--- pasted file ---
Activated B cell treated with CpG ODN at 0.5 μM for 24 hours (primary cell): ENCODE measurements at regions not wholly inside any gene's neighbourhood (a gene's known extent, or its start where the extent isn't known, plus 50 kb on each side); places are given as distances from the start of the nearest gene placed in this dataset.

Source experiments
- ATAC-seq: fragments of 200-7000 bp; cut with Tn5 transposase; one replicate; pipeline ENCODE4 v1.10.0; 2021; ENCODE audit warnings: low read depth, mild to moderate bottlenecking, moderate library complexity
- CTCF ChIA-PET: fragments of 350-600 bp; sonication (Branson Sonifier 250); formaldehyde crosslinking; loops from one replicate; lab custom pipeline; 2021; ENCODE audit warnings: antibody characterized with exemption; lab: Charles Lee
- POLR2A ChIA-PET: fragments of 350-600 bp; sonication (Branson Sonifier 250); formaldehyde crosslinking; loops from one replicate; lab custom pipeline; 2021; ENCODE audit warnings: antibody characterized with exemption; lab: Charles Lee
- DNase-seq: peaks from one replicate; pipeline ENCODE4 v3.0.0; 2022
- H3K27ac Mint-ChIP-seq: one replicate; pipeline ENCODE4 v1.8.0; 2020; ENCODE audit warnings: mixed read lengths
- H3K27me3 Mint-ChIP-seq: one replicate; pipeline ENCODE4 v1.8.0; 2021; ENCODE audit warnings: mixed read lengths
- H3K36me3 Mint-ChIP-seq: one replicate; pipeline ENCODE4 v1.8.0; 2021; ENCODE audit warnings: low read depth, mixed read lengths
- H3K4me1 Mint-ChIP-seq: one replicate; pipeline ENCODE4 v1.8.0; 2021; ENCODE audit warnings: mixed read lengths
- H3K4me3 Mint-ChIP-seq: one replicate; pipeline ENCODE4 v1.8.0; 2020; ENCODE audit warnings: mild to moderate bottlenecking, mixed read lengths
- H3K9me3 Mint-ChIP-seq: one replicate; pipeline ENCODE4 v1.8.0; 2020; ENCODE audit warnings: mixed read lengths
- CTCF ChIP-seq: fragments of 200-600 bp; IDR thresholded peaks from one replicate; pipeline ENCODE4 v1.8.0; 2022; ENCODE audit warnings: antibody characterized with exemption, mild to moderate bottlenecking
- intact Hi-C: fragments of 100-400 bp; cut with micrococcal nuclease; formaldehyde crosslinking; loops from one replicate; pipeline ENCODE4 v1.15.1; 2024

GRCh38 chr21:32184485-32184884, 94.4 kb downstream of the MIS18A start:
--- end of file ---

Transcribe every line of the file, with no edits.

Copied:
Activated B cell treated with CpG ODN at 0.5 μM for 24 hours (primary cell): ENCODE measurements at regions not wholly inside any gene's neighbourhood (a gene's known extent, or its start where the extent isn't known, plus 50 kb on each side); places are given as distances from the start of the nearest gene placed in this dataset.

Source experiments
- ATAC-seq: fragments of 200-7000 bp; cut with Tn5 transposase; one replicate; pipeline ENCODE4 v1.10.0; 2021; ENCODE audit warnings: low read depth, mild to moderate bottlenecking, moderate library complexity
- CTCF ChIA-PET: fragments of 350-600 bp; sonication (Branson Sonifier 250); formaldehyde crosslinking; loops from one replicate; lab custom pipeline; 2021; ENCODE audit warnings: antibody characterized with exemption; lab: Charles Lee
- POLR2A ChIA-PET: fragments of 350-600 bp; sonication (Branson Sonifier 250); formaldehyde crosslinking; loops from one replicate; lab custom pipeline; 2021; ENCODE audit warnings: antibody characterized with exemption; lab: Charles Lee
- DNase-seq: peaks from one replicate; pipeline ENCODE4 v3.0.0; 2022
- H3K27ac Mint-ChIP-seq: one replicate; pipeline ENCODE4 v1.8.0; 2020; ENCODE audit warnings: mixed read lengths
- H3K27me3 Mint-ChIP-seq: one replicate; pipeline ENCODE4 v1.8.0; 2021; ENCODE audit warnings: mixed read lengths
- H3K36me3 Mint-ChIP-seq: one replicate; pipeline ENCODE4 v1.8.0; 2021; ENCODE audit warnings: low read depth, mixed read lengths
- H3K4me1 Mint-ChIP-seq: one replicate; pipeline ENCODE4 v1.8.0; 2021; ENCODE audit warnings: mixed read lengths
- H3K4me3 Mint-ChIP-seq: one replicate; pipeline ENCODE4 v1.8.0; 2020; ENCODE audit warnings: mild to moderate bottlenecking, mixed read lengths
- H3K9me3 Mint-ChIP-seq: one replicate; pipeline ENCODE4 v1.8.0; 2020; ENCODE audit warnings: mixed read lengths
- CTCF ChIP-seq: fragments of 200-600 bp; IDR thresholded peaks from one replicate; pipeline ENCODE4 v1.8.0; 2022; ENCODE audit warnings: antibody characterized with exemption, mild to moderate bottlenecking
- intact Hi-C: fragments of 100-400 bp; cut with micrococcal nuclease; formaldehyde crosslinking; loops from one replicate; pipeline ENCODE4 v1.15.1; 2024

GRCh38 chr21:32184485-32184884, 94.4 kb downstream of the MIS18A start: